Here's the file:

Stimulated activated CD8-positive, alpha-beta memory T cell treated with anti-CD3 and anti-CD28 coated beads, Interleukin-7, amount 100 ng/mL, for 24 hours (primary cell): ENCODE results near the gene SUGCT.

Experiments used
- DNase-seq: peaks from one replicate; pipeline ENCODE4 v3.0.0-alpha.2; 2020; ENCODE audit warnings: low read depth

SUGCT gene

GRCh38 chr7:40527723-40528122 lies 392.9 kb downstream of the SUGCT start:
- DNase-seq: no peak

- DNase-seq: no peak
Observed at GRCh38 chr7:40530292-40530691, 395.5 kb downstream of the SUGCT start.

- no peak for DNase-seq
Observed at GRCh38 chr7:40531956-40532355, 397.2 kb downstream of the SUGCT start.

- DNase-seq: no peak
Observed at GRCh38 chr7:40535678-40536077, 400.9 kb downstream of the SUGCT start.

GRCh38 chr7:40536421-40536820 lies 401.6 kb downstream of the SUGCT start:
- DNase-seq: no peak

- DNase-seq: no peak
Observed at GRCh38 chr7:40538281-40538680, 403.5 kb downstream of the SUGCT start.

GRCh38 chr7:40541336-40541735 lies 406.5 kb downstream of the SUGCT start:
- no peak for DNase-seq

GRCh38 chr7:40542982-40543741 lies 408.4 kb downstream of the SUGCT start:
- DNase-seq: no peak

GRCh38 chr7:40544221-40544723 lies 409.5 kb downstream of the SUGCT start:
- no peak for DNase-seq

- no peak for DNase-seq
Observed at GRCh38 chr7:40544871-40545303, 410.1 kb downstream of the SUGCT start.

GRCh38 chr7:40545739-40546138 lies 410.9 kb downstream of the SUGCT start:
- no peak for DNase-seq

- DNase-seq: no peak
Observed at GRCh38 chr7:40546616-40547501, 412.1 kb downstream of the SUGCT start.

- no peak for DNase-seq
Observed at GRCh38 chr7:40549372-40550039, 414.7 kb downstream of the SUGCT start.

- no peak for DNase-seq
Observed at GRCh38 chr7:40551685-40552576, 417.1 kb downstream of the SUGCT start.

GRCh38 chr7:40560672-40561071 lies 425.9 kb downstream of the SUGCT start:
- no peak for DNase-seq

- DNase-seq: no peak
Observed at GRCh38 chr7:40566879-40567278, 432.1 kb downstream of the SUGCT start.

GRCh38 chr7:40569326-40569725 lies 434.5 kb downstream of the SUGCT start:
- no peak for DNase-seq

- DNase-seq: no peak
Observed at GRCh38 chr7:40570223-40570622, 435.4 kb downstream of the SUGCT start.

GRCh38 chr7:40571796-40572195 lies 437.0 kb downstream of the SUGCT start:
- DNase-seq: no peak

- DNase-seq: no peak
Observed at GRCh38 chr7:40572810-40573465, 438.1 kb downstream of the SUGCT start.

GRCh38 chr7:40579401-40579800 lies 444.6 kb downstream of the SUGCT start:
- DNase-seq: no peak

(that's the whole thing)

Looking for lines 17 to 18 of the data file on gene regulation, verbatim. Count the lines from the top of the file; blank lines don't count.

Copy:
GRCh38 chr7:40541336-40541735 lies 406.5 kb downstream of the SUGCT start:
- no peak for DNase-seq